Regular catch-up meetings are often viewed as an important aspect of the modern workplace, affording organisations the opportunity to provide constructive feedback to employees, whilst giving individuals an opportunity to raise any concerns of their own.
However, a recent study commissioned by ‘Appraised’, revealed that twenty-six percent of employees believe these meetings would be more useful if managers followed up on their issues and concerns more effectively.
Although they may occasionally be perceived as time consuming, especially by those with limited resources, organisations would do well to recognise the potential of regular catch-up meetings and appreciate that failing to follow up action points raised by staff will only compound any sense of wasting time.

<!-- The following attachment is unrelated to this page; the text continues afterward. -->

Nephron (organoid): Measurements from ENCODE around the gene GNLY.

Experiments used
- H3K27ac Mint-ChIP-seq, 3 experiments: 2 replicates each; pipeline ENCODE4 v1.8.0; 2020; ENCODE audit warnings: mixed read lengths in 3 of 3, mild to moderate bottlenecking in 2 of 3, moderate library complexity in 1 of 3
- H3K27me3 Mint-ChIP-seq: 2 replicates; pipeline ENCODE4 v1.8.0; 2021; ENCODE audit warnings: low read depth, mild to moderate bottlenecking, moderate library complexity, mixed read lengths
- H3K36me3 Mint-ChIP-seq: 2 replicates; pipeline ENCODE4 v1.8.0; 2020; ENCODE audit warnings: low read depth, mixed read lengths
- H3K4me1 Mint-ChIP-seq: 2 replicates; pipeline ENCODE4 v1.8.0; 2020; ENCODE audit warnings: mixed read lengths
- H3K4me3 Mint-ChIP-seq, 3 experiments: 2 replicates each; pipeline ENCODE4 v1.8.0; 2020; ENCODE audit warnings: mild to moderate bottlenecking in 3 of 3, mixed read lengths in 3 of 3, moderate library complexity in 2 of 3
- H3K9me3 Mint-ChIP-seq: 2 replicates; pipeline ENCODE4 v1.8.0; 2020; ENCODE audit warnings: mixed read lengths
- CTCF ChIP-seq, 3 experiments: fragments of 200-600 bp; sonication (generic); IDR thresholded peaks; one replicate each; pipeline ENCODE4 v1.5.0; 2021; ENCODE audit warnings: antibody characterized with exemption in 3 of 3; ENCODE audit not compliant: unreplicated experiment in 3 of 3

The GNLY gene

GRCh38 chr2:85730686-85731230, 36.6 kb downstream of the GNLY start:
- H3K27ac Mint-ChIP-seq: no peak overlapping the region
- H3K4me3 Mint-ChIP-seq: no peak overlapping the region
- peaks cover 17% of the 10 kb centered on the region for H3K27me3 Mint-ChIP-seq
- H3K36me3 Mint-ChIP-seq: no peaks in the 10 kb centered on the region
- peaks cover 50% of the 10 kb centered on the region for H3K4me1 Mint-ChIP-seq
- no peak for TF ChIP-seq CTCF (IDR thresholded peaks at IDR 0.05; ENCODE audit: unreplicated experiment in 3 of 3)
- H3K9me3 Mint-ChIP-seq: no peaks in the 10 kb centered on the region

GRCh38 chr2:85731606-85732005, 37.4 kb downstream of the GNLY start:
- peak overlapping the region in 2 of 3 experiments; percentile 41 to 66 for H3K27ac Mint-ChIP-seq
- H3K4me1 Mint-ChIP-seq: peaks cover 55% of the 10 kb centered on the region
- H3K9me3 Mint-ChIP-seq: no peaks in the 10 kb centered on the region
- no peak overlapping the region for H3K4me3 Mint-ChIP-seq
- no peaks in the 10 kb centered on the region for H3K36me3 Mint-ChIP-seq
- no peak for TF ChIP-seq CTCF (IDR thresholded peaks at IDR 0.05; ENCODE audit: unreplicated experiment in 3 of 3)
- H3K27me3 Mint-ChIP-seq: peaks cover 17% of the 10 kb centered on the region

Interestingly twenty-four percent of respondents wanted their manager to prepare for meetings more effectively and with this in mind, it is essential that organisations do not dismiss regular meetings as a ‘box ticking exercise’.
It is important that sufficient effort is devoted to preparing for meetings and that an action plan is devised for addressing any concerns that are raised immediately afterwards. According to Roy Walter, founder of Appraised, “Just taking five or 10 minutes to prepare for a check-in and the same amount of time afterwards to note and share the action points, makes these regular meetings far more valuable, measurable and productive for all concerned.”
Placing more emphasis on employee catch-ups is likely to pay dividends for an organisation and help foster a more positive culture. When used effectively, regular meetings will allow organisations to set clear goals for staff to encourage their development, as well as presenting an opportunity to uncover and act on any early signs of harassment or discrimination at work.